Dennis M. TeKrony and Dennis B. Egli
Both seed viability and vigor directly affect the performance of seeds planted to regenerate the crop. Although seed quality can influence many aspects of performance (e.g., total emergence, rate of emergence), this presentation will primarily examine the relationship of seed vigor to one aspect of performance - crop yield. Reductions in yield can be indirectly related to low seed vigor if the low vigor seed results in plant populations that are below a critical level. Thus, we investigated the direct effects of seed vigor on yield in the absence of population differences for annual crops that are harvested at three stages; during vegetative growth, early reproductive growth or at full reproductive maturity. Seed vigor affects vegetative growth and is frequently related to yield in crops that are harvested during vegetative growth or during early reproductive growth. However, there is usually no relationship between vigor and yield in crops harvested at full reproductive maturity because seed yields at full reproductive maturity are usually not closely associated with vegetative growth. The use of high vigor planting seed can be justified for all crops; however, to insure adequate plant populations over the wide range of field conditions which occur during emergence.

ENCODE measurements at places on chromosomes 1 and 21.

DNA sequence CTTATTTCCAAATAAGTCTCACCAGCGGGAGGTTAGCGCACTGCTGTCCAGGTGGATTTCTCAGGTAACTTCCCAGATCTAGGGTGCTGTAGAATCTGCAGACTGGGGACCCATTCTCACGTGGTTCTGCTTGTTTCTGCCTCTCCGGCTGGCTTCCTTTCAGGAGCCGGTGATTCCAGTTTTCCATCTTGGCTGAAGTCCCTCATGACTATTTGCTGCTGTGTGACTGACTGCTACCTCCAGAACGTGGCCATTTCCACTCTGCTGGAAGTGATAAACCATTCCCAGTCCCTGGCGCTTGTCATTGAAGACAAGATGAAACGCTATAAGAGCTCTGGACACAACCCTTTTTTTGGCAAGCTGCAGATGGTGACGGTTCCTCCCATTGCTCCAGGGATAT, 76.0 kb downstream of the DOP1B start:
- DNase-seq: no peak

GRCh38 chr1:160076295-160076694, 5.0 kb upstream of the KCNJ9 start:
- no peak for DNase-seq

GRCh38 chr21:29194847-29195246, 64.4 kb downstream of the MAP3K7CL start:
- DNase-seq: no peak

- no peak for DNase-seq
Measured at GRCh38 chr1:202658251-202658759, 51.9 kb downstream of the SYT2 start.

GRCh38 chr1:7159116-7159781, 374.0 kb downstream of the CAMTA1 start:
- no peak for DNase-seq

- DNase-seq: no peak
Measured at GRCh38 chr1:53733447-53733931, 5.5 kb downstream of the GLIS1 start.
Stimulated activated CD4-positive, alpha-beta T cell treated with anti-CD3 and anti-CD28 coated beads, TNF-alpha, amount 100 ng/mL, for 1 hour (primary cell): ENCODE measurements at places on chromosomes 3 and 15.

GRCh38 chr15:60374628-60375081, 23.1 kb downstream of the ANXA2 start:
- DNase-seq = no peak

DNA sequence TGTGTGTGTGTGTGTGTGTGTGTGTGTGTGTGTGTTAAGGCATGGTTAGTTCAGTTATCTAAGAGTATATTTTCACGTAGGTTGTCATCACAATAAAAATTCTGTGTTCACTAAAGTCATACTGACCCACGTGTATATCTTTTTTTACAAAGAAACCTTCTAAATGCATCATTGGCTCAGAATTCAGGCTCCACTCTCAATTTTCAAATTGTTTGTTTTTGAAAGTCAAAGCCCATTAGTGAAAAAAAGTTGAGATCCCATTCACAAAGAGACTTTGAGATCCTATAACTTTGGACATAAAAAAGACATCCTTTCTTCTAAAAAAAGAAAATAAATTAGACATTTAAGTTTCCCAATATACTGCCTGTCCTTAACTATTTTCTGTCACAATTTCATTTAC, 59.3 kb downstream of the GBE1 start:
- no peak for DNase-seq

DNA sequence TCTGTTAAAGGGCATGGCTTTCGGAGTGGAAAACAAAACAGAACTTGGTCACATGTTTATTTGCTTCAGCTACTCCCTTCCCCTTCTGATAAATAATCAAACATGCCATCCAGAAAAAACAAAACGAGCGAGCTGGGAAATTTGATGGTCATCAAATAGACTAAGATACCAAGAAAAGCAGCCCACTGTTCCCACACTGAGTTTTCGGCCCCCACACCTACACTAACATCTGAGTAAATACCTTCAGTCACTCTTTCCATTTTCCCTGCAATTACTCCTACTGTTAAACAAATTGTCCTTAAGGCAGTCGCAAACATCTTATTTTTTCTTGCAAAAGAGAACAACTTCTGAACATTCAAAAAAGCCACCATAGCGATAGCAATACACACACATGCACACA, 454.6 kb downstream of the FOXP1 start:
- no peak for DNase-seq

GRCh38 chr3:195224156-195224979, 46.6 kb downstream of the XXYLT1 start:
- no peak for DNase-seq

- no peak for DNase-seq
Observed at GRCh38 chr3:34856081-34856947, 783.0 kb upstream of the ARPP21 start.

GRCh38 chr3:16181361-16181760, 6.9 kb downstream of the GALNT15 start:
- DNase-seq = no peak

J.E. Warren and M.A. Bennett